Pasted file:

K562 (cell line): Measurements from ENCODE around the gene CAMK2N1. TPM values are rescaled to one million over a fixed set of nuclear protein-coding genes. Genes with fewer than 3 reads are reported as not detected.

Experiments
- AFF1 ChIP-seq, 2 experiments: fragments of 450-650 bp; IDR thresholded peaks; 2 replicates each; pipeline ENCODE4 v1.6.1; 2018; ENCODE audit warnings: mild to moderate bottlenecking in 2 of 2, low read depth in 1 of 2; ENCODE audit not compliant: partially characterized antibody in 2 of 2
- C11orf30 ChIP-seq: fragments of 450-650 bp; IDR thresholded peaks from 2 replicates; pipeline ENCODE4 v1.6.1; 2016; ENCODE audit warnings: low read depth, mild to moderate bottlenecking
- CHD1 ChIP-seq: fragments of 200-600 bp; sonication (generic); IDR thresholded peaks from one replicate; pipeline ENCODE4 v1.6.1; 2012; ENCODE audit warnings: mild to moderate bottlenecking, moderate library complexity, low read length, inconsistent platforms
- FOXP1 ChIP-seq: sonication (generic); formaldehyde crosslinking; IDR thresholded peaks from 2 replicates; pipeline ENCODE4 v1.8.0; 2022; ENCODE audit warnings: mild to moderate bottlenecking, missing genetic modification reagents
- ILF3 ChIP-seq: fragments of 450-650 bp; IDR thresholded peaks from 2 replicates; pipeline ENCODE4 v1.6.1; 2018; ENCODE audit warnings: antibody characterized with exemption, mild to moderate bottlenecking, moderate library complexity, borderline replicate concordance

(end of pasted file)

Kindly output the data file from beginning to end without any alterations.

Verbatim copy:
K562 (cell line): Measurements from ENCODE around the gene CAMK2N1. TPM values are rescaled to one million over a fixed set of nuclear protein-coding genes. Genes with fewer than 3 reads are reported as not detected.

Experiments
- AFF1 ChIP-seq, 2 experiments: fragments of 450-650 bp; IDR thresholded peaks; 2 replicates each; pipeline ENCODE4 v1.6.1; 2018; ENCODE audit warnings: mild to moderate bottlenecking in 2 of 2, low read depth in 1 of 2; ENCODE audit not compliant: partially characterized antibody in 2 of 2
- C11orf30 ChIP-seq: fragments of 450-650 bp; IDR thresholded peaks from 2 replicates; pipeline ENCODE4 v1.6.1; 2016; ENCODE audit warnings: low read depth, mild to moderate bottlenecking
- CHD1 ChIP-seq: fragments of 200-600 bp; sonication (generic); IDR thresholded peaks from one replicate; pipeline ENCODE4 v1.6.1; 2012; ENCODE audit warnings: mild to moderate bottlenecking, moderate library complexity, low read length, inconsistent platforms
- FOXP1 ChIP-seq: sonication (generic); formaldehyde crosslinking; IDR thresholded peaks from 2 replicates; pipeline ENCODE4 v1.8.0; 2022; ENCODE audit warnings: mild to moderate bottlenecking, missing genetic modification reagents
- ILF3 ChIP-seq: fragments of 450-650 bp; IDR thresholded peaks from 2 replicates; pipeline ENCODE4 v1.6.1; 2018; ENCODE audit warnings: antibody characterized with exemption, mild to moderate bottlenecking, moderate library complexity, borderline replicate concordance